Deutsche Bank AG's takeover of Bankers Trust Corp. poses no novel legal questions, but the expected deal is sure to spark political debate.
Reaction on Capitol Hill was muted Monday because most lawmakers are out of town for the Thanksgiving holiday. But if it comes off, the $9 billion sale would be the first instance of a foreign behemoth buying one of the country's top-10 banks. It would also create the world's largest bank, with $849 billion of assets.
The concentration of financial power as well as threats to U.S. economic dominance are expected to concern lawmakers. Congress will be debating legislation revamping U.S. financial laws when the merger is expected to close, in the second quarter. Supporters predicted the headline-grabbing deal would give financial reform a boost.
"It underscores the existing arguments we've been making for a while: The markets are moving along, and the legal-regulatory structure we have here is out of sync," said Samuel J. Baptista, president of the FinancialServices Council.
"It moves the ball forward in showing how the American legal structure impedes the integration of financial services," said Dennis J. Lehr, of the law firm of Hogan & Hartson LLP here. "This now gives them greater access to our 250 million-person market. It shows we are way behind the curve here."
But while "a major transaction like this will have people yelling and screaming" as one banking lawyer put it, Deutsche Bank is not expected to have much trouble getting the deal approved by regulators.
"This is not going to be a problem," predicted William J. Sweet Jr., a partner in the Washington office of the Skadden, Arps, Slate, Meagher & Flom law firm. "There isn't anything here that hasn't already been dealt with in other mergers."
At midyear, 5.2% of total assets in the U.S. commercial banking system- or $269 billion-were controlled by foreign banks. For instance, HSBC Holdings PLC, based in London, owns Marine Midland Bank in Buffalo; Amsterdam-based ABN Amro Holding owns LaSalle Banking Group in Chicago; and Allied Irish Banks PLC of Dublin owns First Maryland Bancorp in Baltimore.
The deal is unlikely to draw as much opposition as recent major U.S. bank mergers because Bankers Trust is primarily a wholesale bank that does not serve consumers. It will require approval by the Federal Reserve Board and the New York State Banking Department. Neither agency would comment Monday, though the banks are scheduled to brief regulators in Washington and New York this week.
Two laws come into play-the Bank Holding Company Act and the International Banking Act. Collectively, the laws require foreign banks operating here to be subject to comprehensive supervision by their home country regulator.
The Fed already has verified that German bank supervision satisfies this requirement. "Because Germany has already been considered to have met this standard, it makes it much easier for subsequent applicants to get approved," said Paul S. Pilecki, a partner in the Washington office of the Shaw, Pittman, Potts & Trowbridge law firm.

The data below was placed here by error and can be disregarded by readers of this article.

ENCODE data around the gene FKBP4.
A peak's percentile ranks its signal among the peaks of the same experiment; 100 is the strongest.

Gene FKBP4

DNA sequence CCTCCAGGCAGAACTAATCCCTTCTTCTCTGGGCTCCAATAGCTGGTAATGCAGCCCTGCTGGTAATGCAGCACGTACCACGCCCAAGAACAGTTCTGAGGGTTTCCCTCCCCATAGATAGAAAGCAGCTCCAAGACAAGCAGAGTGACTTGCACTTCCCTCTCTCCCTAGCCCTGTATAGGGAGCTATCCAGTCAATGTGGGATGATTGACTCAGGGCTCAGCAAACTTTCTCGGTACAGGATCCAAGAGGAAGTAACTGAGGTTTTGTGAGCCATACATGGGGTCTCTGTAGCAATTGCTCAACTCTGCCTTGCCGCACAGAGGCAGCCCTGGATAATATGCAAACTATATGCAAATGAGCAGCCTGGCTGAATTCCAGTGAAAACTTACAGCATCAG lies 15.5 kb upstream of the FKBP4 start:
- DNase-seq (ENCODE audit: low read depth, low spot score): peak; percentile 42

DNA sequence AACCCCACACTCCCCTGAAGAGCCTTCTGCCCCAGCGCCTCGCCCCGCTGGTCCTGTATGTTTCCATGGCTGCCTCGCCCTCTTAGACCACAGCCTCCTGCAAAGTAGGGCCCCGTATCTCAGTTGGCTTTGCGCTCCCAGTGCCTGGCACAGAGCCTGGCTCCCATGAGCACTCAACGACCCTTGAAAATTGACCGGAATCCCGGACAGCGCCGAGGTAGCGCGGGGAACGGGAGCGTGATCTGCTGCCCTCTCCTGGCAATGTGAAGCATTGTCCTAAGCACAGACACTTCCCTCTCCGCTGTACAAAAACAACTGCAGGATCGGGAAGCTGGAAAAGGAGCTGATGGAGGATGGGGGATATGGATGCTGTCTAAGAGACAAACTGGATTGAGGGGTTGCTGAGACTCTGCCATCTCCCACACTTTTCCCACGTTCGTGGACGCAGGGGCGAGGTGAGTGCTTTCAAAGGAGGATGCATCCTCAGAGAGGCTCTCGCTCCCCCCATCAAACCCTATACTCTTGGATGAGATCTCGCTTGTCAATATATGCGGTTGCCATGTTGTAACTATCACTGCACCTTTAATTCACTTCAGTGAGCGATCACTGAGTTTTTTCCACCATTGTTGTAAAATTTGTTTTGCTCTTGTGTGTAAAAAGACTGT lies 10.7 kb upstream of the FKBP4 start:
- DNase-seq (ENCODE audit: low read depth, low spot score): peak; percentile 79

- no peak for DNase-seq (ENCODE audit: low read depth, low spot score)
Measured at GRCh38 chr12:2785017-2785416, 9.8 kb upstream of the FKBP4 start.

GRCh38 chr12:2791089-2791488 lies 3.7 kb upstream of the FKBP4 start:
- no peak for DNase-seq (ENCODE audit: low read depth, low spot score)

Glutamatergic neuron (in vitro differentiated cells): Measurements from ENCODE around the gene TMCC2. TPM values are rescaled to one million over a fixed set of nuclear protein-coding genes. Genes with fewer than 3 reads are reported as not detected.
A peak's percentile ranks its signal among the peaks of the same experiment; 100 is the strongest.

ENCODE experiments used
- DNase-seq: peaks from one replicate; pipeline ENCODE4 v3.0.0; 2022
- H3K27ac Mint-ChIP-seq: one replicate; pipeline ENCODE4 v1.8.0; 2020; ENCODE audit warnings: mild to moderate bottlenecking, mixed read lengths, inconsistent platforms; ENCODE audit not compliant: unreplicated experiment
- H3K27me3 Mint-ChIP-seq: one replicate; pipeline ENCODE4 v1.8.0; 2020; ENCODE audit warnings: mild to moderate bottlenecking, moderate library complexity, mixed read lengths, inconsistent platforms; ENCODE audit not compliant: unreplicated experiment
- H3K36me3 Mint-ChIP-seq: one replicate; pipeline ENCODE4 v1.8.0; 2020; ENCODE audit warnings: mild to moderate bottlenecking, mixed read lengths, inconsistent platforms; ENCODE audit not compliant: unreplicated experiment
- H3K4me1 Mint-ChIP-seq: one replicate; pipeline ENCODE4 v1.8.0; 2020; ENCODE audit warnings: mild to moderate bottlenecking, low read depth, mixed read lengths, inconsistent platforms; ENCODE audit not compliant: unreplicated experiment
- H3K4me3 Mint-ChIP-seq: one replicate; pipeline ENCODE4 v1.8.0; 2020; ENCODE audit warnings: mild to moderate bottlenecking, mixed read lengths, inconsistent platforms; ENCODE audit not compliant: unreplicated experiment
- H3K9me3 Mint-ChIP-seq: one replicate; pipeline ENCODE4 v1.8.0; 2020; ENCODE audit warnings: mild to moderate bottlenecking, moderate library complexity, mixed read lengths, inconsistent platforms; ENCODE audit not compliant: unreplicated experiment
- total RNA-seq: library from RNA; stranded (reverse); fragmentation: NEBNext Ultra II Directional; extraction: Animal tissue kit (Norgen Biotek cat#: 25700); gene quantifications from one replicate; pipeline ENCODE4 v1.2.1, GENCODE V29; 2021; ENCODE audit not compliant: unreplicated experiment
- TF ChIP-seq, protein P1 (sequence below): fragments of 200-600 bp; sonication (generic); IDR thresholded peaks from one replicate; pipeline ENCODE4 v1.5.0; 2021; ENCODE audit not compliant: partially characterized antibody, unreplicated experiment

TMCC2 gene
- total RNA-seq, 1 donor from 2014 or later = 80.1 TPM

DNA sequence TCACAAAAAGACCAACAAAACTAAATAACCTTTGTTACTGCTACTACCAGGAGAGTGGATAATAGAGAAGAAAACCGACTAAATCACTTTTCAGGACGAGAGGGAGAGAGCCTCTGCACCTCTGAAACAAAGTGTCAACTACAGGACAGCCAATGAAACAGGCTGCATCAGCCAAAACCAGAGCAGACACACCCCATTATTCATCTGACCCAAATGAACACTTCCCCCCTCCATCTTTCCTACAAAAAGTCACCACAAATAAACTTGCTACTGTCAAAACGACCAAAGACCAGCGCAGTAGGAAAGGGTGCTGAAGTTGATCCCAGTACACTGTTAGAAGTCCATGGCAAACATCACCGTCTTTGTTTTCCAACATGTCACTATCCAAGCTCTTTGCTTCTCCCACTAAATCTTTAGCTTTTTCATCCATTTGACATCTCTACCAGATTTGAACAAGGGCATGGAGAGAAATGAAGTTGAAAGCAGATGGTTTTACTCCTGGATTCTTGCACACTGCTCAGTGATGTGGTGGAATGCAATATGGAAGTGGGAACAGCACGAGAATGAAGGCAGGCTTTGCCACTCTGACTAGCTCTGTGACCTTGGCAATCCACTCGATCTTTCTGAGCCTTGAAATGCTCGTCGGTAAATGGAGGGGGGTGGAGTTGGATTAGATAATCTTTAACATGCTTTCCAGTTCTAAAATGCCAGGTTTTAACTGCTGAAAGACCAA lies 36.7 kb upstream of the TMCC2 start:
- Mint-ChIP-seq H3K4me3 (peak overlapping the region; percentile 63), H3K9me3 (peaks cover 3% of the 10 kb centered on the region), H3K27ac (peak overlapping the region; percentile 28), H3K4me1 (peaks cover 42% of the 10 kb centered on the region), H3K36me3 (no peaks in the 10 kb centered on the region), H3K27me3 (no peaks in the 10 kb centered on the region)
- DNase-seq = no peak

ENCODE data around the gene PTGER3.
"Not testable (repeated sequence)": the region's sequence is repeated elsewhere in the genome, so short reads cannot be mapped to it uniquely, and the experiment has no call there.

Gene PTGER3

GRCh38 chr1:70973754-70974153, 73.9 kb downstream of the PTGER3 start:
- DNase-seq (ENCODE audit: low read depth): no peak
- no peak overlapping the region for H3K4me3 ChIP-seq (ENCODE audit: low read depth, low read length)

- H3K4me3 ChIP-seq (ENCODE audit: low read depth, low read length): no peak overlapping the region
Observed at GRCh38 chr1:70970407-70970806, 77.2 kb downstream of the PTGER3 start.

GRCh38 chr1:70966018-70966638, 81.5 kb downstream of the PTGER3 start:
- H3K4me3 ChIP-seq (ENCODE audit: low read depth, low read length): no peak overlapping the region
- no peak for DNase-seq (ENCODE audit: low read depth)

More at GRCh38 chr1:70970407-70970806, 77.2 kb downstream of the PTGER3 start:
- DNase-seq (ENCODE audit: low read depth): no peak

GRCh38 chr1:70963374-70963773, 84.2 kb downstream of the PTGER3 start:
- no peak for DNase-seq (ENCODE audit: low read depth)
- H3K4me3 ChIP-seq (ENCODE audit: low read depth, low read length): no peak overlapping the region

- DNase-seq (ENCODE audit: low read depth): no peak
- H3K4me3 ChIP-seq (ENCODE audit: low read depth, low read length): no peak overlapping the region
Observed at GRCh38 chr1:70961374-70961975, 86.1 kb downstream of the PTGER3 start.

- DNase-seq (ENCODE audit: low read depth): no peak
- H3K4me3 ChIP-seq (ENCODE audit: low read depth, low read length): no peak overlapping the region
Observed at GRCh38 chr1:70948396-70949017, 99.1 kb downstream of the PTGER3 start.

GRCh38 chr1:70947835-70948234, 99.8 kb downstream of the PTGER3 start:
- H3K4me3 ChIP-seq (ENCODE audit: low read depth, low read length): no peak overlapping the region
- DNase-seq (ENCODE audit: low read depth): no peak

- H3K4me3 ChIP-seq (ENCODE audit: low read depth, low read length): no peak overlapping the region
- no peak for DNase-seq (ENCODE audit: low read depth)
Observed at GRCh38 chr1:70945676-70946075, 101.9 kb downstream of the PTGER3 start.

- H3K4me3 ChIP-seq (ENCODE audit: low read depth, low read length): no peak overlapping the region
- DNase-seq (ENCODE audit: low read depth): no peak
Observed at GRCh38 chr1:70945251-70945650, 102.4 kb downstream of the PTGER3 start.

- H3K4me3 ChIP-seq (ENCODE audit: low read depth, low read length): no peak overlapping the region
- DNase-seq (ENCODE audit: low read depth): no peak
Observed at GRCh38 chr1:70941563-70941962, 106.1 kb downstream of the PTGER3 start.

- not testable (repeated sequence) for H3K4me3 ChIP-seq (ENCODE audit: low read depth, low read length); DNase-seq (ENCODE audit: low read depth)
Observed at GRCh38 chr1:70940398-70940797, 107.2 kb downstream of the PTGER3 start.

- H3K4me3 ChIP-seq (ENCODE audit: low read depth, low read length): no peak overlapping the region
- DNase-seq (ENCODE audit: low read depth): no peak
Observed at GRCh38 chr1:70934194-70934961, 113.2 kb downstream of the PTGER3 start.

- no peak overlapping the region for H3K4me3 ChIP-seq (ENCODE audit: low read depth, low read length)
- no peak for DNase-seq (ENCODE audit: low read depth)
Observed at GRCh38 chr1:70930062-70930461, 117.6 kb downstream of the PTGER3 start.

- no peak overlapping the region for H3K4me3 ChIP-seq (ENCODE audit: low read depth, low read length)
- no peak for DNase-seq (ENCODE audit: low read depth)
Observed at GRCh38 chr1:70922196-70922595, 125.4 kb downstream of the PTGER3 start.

On Monday the banks confirmed they were discussing a merger and said a final decision would be made Nov. 29. It is expected to be a cash deal, which would require Deutsche Bank to write off $5 billion of goodwill that Bankers Trust now counts as regulatory capital, lawyers said.
International accounting rules also would require Deutsche Bank to value all of Bankers Trust's assets and liabilities at market prices, a move that could cost the German giant as much as $8 billion in regulatory capital, lawyers said. (Most banks avoid eliminating goodwill and re-valuing assets by essentially combining balance sheets. This pooling of interests option, however, was not available to Deutsche Bank because it is not registered with the U.S. Securities and Exchange Commission.)
But Deutsche Bank is loaded with capital and is expected to easily handle the hits.
"Deutsche Bank is probably one of the best-capitalized banks in the world," Mr. Sweet said. "The German regulators require the strongest capital in the world. I would be shocked if Deutsche Bank could not pick this up."
According to Deutsche Bank's Sept. 30 financial report, the bank had a 10.1% regulatory capital ratio. This means it exceeds the 8% threshold for adequately capitalized banks by more than $16 billion. That is $3 billion more than it would need to close the Bankers Trust deal.
The deal is subject to traditional bank merger reviews. This includes antitrust, Community Reinvestment Act, and financial reviews. Gilbert T. Schwartz, a partner in the Washington law firm of Schwartz & Ballen, said the deal should easily clear all three hurdles. "If anything, you can argue this is better from a supervisory standpoint because Deutsche Bank is such a strong parent," he said.
Mr. Sweet said Deutsche Bank would not have to curtail any European operations to win approval. This is because Regulation K lets foreign banks with U.S. operations own commercial firms outside the United States, provided the banking companies earn at least half their profits and revenues overseas and hold more than half their assets abroad.